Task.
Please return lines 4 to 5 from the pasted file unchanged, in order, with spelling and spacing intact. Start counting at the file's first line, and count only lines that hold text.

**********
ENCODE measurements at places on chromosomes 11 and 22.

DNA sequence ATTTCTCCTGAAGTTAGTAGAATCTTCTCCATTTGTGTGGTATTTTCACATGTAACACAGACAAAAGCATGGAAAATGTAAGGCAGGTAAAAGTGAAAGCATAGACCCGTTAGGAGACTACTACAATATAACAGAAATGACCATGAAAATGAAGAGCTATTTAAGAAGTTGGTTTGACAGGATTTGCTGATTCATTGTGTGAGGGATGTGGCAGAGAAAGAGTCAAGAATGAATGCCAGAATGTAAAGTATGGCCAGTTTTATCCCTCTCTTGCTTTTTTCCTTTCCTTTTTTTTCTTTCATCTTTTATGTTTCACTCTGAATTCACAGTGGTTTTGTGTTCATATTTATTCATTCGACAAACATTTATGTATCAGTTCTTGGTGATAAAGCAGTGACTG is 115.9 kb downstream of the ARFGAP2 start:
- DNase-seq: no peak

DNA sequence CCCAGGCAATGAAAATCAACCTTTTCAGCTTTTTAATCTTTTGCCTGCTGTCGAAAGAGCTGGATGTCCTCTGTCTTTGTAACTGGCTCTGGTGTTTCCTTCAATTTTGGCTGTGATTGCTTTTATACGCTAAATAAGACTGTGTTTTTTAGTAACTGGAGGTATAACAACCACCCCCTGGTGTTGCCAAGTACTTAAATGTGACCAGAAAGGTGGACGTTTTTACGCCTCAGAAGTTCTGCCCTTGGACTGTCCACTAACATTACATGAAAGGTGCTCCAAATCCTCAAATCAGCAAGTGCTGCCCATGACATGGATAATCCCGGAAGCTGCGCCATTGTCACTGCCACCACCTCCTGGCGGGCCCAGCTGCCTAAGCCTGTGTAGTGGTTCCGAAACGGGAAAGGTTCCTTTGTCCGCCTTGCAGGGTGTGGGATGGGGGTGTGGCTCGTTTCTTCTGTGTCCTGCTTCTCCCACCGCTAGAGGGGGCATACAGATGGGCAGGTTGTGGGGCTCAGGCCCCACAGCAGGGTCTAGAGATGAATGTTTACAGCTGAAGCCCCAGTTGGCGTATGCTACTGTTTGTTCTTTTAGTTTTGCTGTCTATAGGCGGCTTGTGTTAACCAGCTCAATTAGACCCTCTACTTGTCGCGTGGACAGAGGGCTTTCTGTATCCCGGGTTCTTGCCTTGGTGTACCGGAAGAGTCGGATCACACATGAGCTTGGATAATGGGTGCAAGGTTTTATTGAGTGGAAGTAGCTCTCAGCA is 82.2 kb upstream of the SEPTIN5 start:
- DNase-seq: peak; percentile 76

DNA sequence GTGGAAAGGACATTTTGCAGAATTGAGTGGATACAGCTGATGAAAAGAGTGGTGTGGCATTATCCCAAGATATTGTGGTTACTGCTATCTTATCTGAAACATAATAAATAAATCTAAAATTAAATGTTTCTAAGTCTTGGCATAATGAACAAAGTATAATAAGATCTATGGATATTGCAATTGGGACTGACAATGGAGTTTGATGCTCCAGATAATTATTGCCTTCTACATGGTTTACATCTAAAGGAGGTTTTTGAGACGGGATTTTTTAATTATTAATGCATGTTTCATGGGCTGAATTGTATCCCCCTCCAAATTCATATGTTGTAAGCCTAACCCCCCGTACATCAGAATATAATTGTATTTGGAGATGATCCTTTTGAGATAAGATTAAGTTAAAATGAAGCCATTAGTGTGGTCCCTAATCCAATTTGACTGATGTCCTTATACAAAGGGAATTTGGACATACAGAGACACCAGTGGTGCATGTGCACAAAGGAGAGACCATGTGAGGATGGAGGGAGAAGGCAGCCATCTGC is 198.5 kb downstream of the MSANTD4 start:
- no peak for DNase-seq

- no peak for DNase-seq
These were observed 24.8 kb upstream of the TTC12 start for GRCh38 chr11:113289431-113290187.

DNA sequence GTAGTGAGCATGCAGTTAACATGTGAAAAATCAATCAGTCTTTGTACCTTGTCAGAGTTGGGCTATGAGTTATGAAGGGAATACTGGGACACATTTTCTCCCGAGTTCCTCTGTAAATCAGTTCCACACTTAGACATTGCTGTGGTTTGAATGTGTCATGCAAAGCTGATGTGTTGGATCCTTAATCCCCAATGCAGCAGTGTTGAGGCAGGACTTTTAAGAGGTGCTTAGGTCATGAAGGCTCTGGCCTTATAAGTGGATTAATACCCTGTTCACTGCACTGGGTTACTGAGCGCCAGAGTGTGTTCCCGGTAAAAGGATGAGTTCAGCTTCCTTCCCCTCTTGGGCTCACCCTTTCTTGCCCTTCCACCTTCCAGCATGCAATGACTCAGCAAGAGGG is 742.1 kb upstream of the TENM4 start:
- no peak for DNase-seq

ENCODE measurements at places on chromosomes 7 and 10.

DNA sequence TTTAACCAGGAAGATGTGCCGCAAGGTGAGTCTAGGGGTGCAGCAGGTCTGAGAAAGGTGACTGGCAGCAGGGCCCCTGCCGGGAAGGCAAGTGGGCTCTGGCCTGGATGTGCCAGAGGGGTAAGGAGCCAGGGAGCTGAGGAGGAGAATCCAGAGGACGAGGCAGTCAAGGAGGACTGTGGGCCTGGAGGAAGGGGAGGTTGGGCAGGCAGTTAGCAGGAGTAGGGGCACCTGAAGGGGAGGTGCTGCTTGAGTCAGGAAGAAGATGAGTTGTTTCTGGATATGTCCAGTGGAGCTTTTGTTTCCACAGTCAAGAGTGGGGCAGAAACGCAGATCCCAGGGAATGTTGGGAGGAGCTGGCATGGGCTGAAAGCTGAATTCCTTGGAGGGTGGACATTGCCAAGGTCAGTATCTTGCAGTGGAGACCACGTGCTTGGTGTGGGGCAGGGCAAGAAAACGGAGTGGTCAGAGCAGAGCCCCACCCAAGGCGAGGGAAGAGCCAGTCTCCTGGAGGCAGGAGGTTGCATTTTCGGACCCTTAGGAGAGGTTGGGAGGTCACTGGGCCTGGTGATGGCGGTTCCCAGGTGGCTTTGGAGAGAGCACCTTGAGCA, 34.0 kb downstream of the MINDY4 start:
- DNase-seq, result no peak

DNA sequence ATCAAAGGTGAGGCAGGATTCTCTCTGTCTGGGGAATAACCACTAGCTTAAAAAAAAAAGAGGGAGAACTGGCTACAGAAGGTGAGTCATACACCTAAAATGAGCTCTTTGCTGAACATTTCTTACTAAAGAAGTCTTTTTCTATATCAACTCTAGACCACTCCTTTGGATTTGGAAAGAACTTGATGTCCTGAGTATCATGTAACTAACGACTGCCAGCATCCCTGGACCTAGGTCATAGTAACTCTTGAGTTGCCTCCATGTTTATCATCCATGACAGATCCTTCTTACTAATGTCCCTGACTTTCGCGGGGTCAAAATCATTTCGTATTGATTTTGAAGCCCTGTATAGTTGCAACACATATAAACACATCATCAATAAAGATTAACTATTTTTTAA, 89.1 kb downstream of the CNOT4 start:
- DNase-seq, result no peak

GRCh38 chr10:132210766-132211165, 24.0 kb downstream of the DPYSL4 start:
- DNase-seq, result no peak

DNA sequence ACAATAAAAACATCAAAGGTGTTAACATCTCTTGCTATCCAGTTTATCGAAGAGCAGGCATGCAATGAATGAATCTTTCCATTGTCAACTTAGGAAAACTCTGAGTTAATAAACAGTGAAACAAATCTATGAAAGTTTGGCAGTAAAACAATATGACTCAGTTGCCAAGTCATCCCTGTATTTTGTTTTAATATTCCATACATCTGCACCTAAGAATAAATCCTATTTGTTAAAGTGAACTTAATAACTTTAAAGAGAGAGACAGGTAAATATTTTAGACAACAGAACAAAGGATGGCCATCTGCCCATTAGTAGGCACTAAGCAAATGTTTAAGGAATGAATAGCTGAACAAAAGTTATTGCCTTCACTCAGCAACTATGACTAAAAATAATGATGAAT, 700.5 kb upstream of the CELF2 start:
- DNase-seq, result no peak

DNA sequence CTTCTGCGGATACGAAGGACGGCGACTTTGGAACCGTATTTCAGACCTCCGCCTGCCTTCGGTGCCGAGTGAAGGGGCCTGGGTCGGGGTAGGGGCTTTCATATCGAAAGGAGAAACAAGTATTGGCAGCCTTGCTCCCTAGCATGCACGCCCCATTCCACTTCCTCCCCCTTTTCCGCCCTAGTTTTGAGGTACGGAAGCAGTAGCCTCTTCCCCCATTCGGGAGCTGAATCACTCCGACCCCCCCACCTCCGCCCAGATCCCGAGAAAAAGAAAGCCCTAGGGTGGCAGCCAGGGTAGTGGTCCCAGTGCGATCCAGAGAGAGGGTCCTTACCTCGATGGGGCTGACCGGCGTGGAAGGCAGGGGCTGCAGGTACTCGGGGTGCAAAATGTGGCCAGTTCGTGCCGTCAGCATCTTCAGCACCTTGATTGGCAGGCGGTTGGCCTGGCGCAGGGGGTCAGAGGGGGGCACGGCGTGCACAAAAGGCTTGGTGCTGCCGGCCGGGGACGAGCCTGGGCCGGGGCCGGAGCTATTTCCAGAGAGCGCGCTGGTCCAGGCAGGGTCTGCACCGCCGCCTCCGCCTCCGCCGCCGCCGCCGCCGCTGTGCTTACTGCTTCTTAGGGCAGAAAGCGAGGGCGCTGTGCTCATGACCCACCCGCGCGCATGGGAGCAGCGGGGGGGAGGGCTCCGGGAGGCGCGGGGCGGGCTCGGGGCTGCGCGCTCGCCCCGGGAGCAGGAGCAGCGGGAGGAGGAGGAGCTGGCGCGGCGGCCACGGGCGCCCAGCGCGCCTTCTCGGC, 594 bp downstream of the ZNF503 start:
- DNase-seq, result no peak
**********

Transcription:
DNA sequence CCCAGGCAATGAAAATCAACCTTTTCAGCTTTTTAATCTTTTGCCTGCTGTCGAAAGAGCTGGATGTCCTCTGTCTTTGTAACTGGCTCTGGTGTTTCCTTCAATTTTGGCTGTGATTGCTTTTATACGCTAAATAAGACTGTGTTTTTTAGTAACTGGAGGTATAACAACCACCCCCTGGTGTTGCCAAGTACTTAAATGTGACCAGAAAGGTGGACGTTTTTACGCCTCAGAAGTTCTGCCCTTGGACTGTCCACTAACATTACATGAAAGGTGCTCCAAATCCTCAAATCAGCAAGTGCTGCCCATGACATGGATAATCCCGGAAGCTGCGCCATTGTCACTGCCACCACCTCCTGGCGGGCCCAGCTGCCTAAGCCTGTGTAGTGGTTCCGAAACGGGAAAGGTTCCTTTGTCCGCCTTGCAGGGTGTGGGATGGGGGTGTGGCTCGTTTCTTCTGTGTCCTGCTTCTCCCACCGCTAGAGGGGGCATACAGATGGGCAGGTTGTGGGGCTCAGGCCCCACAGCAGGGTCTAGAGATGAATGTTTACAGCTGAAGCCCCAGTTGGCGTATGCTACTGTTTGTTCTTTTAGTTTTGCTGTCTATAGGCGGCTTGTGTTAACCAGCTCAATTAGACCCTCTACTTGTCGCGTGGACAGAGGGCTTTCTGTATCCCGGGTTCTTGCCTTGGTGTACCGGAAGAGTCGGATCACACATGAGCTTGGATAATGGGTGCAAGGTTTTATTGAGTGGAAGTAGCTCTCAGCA is 82.2 kb upstream of the SEPTIN5 start:
- DNase-seq: peak; percentile 76